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Re: [HACKERS] exposing pg_controldata and pg_config as functions

2016-01-16 Thread Michael Paquier
On Sat, Jan 16, 2016 at 11:07 PM, Michael Paquier
 wrote:
> On Sun, Dec 27, 2015 at 5:39 AM, Joe Conway  wrote:
>> First installment -- pg_config function/view as a separate patch,
>> rebased to current master.
>
> Documentation would be good to have.
>
> ! # don't include subdirectory-path-dependent -I and -L switches
> ! STD_CPPFLAGS := $(filter-out -I$(top_srcdir)/src/include
> -I$(top_builddir)/src/include,$(CPPFLAGS))
> ! STD_LDFLAGS := $(filter-out -L$(top_builddir)/src/port,$(LDFLAGS))
> ! override CPPFLAGS += -DVAL_CONFIGURE="\"$(configure_args)\""
> ! override CPPFLAGS += -DVAL_CC="\"$(CC)\""
> ! override CPPFLAGS += -DVAL_CPPFLAGS="\"$(STD_CPPFLAGS)\""
> ! override CPPFLAGS += -DVAL_CFLAGS="\"$(CFLAGS)\""
> ! override CPPFLAGS += -DVAL_CFLAGS_SL="\"$(CFLAGS_SL)\""
> ! override CPPFLAGS += -DVAL_LDFLAGS="\"$(STD_LDFLAGS)\""
> ! override CPPFLAGS += -DVAL_LDFLAGS_EX="\"$(LDFLAGS_EX)\""
> ! override CPPFLAGS += -DVAL_LDFLAGS_SL="\"$(LDFLAGS_SL)\""
> ! override CPPFLAGS += -DVAL_LIBS="\"$(LIBS)\""
> This duplication from src/bin/pg_config is a bad idea. Couldn't we do
> something in src/common instead that sets up values at compilation
> time in a routine (perhaps set of routines) available for both the
> frontend and backend?

Just forgot to mention that those new functions should be superuser-only.
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Re: [HACKERS] checkpointer continuous flushing

2016-01-16 Thread Fabien COELHO


Hello Andres,


I measured it in a different number of cases, both on SSDs and spinning
rust. I just reproduced it with:

postgres-ckpt14 \
   -D /srv/temp/pgdev-dev-800/ \
   -c maintenance_work_mem=2GB \
   -c fsync=on \
   -c synchronous_commit=off \
   -c shared_buffers=2GB \
   -c wal_level=hot_standby \
   -c max_wal_senders=10 \
   -c max_wal_size=100GB \
   -c checkpoint_timeout=30s

Using a fresh cluster each time (copied from a "template" to save time)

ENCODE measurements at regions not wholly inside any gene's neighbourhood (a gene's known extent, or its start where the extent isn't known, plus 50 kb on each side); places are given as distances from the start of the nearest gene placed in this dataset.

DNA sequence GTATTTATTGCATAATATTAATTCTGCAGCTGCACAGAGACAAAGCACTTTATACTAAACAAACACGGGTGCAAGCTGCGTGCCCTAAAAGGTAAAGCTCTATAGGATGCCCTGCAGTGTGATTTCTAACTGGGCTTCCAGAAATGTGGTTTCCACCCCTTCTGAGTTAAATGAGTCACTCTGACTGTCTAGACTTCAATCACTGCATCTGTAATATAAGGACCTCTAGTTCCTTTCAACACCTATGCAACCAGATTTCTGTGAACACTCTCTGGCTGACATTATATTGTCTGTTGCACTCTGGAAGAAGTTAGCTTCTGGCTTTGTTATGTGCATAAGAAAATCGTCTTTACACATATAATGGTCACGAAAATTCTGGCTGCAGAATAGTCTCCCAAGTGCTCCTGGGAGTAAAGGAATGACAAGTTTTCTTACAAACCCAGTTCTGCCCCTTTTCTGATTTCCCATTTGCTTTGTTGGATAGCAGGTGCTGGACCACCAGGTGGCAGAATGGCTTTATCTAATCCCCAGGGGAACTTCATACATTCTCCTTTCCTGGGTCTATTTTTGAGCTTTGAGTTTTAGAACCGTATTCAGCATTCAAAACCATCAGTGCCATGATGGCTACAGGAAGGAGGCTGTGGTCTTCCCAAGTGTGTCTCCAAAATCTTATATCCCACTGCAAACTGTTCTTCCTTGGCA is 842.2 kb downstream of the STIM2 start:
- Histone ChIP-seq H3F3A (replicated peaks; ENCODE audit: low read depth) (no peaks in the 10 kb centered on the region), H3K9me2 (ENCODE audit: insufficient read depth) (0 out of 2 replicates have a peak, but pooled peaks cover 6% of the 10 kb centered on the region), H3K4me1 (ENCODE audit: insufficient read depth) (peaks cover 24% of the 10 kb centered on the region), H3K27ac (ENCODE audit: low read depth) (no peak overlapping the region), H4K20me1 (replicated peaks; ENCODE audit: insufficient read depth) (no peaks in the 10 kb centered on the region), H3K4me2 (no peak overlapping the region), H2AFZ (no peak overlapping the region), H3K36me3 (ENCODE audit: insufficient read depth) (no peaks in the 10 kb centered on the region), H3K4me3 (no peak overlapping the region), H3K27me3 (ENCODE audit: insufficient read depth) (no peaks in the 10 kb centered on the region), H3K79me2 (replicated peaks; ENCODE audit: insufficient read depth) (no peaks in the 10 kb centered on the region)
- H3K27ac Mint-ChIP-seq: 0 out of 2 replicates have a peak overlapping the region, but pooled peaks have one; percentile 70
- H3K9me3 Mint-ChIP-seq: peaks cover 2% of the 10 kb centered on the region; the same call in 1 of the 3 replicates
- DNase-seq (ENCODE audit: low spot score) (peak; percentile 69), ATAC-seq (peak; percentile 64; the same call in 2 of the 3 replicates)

and using
pgbench -M prepared -c 16 -j 16 -T 300 -P 1


I'm running some tests similar to those above...

Do you do some warmup when testing? I guess the answer is "no".

I understand that you have 8 cores/16 threads on your host?

Loading scale 800 data for 300 seconds tests takes much more than 300 
seconds (init takes ~360 seconds, vacuum & index are slow). With 30 
seconds checkpoint cycles and without any warmup, I feel that these tests 
are really on the very short (too short) side, so I'm not sure how much I 
can trust such results as significant. The data I reported were with more 
real life like parameters.


Anyway, I'll have some results to show with a setting more or less similar 
to yours.


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Re: [HACKERS] Re: BUG #13685: Archiving while idle every archive_timeout with wal_level hot_standby

2016-01-16 Thread Amit Kapila
On Sat, Jan 16, 2016 at 5:08 PM, Michael Paquier 
wrote:
>
> On Sat, Jan 16, 2016 at 7:10 PM, Amit Kapila 
wrote:
> > On Sun, Dec 20, 2015 at 6:44 PM, Michael Paquier <
michael.paqu...@gmail.com>
> > wrote:
> >> On Sun, Nov 8, 2015 at 9:50 PM, Michael Paquier
> >>  wrote:
> >> > On Sat, Nov 7, 2015 at 3:54 PM, Michael Paquier wrote:
> >> >> I thought about something like that at some point by saving a
minimum
> >> >> activity pointer in XLogCtl, updated each time a segment was
forcibly
> >> >> switched or after inserting a checkpoint record. Then the bgwriter
> >> >> looked at if the current insert position matched this minimum
activity
> >> >> pointer, skipping LogStandbySnapshot if both positions match. Does
> >> >> this match your line of thoughts?
> >> >
> >> > Looking at the code, it occurred to me that the LSN position saved
for
> >> > a XLOG_SWITCH record is the last position of current segment, so we
> >> > would still need to check if the current insert LSN matches the
> >> > beginning of a new segment and if the last segment was forcibly
> >> > switched by saving RecPtr of RequestXLogSwitch in XLogCtl for
example.
> >> > Thoughts?
> >>
> >> I haven't given up on this patch yet, and putting again my head on
> >> this problem I have finished with the patch attached, which checks if
> >> the current insert LSN position is at the beginning of a segment that
> >> has just been switched to decide if a standby snapshot should be